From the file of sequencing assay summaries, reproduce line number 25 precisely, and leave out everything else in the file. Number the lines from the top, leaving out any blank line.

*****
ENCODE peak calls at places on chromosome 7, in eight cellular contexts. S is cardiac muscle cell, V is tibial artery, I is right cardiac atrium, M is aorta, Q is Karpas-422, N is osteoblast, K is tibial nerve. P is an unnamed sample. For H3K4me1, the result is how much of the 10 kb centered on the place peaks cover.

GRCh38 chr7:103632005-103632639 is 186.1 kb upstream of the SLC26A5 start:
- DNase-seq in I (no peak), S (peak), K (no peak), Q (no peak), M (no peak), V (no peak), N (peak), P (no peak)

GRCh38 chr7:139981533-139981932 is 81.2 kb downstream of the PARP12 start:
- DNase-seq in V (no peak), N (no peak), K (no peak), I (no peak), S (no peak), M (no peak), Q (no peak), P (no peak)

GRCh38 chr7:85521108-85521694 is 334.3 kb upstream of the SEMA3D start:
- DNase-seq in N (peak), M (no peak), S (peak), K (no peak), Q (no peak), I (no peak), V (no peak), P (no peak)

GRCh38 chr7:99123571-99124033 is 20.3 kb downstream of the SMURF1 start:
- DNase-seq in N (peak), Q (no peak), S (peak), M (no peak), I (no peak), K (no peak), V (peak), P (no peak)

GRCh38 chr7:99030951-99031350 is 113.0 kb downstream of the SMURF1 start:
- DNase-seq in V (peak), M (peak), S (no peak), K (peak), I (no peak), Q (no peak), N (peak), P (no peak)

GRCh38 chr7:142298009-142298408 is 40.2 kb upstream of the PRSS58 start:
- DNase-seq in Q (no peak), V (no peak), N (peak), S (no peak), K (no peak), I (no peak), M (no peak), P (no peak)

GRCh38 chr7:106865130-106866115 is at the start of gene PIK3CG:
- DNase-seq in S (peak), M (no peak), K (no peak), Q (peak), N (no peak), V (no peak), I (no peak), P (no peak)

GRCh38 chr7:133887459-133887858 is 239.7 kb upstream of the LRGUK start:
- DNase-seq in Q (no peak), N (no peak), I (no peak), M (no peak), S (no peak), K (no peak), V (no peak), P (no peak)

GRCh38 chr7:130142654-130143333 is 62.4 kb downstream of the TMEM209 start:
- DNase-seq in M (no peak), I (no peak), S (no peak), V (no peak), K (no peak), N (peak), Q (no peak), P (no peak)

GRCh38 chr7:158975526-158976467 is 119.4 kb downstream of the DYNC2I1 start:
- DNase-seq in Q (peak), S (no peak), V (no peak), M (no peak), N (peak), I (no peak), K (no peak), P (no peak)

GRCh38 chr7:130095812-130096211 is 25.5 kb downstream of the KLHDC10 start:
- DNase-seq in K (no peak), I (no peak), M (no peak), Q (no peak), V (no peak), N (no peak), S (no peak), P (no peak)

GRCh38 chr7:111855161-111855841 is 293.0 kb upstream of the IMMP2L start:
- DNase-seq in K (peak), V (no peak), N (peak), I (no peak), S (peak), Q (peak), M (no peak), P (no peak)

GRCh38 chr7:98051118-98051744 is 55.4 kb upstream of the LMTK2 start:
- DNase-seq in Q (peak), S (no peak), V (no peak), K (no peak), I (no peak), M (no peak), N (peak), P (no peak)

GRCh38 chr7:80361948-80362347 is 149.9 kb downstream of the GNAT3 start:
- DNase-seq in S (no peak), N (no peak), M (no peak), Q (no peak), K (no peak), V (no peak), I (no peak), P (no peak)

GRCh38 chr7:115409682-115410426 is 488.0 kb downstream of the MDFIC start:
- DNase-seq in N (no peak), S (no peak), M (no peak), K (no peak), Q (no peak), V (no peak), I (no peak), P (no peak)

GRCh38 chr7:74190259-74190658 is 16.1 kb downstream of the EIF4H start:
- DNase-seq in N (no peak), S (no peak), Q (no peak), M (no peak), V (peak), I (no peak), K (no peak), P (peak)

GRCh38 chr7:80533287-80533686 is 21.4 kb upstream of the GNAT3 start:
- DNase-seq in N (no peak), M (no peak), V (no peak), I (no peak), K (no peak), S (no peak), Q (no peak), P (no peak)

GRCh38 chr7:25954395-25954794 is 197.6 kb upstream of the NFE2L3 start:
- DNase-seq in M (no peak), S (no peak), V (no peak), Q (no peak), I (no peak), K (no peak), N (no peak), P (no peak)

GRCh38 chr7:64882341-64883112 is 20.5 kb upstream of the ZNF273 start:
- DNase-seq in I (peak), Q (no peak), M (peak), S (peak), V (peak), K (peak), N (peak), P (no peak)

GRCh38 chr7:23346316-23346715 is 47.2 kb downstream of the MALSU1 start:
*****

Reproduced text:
- DNase-seq in K (peak), V (no peak), N (peak), I (no peak), S (peak), Q (peak), M (no peak), P (no peak)